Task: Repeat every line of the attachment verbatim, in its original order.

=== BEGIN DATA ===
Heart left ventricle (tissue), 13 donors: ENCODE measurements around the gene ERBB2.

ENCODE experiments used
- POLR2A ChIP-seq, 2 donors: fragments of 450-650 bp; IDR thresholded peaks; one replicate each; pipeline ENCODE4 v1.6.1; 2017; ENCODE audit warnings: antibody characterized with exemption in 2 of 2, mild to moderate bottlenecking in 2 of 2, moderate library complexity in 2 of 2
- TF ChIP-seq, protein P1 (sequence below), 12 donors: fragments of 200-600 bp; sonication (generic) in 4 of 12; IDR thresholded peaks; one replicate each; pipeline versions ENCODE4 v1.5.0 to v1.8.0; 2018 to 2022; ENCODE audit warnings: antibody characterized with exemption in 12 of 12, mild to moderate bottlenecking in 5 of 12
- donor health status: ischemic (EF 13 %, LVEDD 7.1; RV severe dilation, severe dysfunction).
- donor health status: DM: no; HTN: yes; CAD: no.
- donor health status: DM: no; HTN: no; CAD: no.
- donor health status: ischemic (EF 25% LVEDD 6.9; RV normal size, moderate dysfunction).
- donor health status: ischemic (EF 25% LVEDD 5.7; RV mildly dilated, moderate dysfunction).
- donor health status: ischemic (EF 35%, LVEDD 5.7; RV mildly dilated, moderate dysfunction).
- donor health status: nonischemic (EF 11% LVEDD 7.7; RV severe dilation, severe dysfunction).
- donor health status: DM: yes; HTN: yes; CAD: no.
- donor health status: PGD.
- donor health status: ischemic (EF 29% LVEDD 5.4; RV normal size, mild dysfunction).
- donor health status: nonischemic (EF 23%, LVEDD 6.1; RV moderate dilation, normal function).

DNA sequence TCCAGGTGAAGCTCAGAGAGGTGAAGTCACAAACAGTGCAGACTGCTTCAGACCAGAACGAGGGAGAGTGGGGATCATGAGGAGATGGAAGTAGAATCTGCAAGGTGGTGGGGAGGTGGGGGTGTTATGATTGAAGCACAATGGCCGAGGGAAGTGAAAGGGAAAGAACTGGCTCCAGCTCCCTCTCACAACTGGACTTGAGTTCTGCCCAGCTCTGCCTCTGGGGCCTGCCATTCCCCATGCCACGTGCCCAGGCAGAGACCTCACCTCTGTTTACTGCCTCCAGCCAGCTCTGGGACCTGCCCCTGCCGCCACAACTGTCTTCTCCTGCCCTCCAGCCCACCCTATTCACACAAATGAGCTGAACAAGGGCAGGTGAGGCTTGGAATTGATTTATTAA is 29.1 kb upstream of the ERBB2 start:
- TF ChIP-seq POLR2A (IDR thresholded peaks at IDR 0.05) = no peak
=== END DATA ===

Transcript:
Heart left ventricle (tissue), 13 donors: ENCODE measurements around the gene ERBB2.

ENCODE experiments used
- POLR2A ChIP-seq, 2 donors: fragments of 450-650 bp; IDR thresholded peaks; one replicate each; pipeline ENCODE4 v1.6.1; 2017; ENCODE audit warnings: antibody characterized with exemption in 2 of 2, mild to moderate bottlenecking in 2 of 2, moderate library complexity in 2 of 2
- TF ChIP-seq, protein P1 (sequence below), 12 donors: fragments of 200-600 bp; sonication (generic) in 4 of 12; IDR thresholded peaks; one replicate each; pipeline versions ENCODE4 v1.5.0 to v1.8.0; 2018 to 2022; ENCODE audit warnings: antibody characterized with exemption in 12 of 12, mild to moderate bottlenecking in 5 of 12
- donor health status: ischemic (EF 13 %, LVEDD 7.1; RV severe dilation, severe dysfunction).
- donor health status: DM: no; HTN: yes; CAD: no.
- donor health status: DM: no; HTN: no; CAD: no.
- donor health status: ischemic (EF 25% LVEDD 6.9; RV normal size, moderate dysfunction).
- donor health status: ischemic (EF 25% LVEDD 5.7; RV mildly dilated, moderate dysfunction).
- donor health status: ischemic (EF 35%, LVEDD 5.7; RV mildly dilated, moderate dysfunction).
- donor health status: nonischemic (EF 11% LVEDD 7.7; RV severe dilation, severe dysfunction).
- donor health status: DM: yes; HTN: yes; CAD: no.
- donor health status: PGD.
- donor health status: ischemic (EF 29% LVEDD 5.4; RV normal size, mild dysfunction).
- donor health status: nonischemic (EF 23%, LVEDD 6.1; RV moderate dilation, normal function).

DNA sequence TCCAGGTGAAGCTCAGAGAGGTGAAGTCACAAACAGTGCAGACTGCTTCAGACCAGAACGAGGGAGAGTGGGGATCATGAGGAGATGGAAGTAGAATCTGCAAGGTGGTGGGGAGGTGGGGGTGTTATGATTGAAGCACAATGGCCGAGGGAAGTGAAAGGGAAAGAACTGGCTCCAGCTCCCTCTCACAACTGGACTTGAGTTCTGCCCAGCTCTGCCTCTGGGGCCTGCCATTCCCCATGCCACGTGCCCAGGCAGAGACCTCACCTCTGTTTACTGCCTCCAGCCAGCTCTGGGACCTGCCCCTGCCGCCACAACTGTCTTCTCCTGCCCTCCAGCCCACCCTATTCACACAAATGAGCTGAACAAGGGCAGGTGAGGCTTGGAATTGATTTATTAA is 29.1 kb upstream of the ERBB2 start:
- TF ChIP-seq POLR2A (IDR thresholded peaks at IDR 0.05) = no peak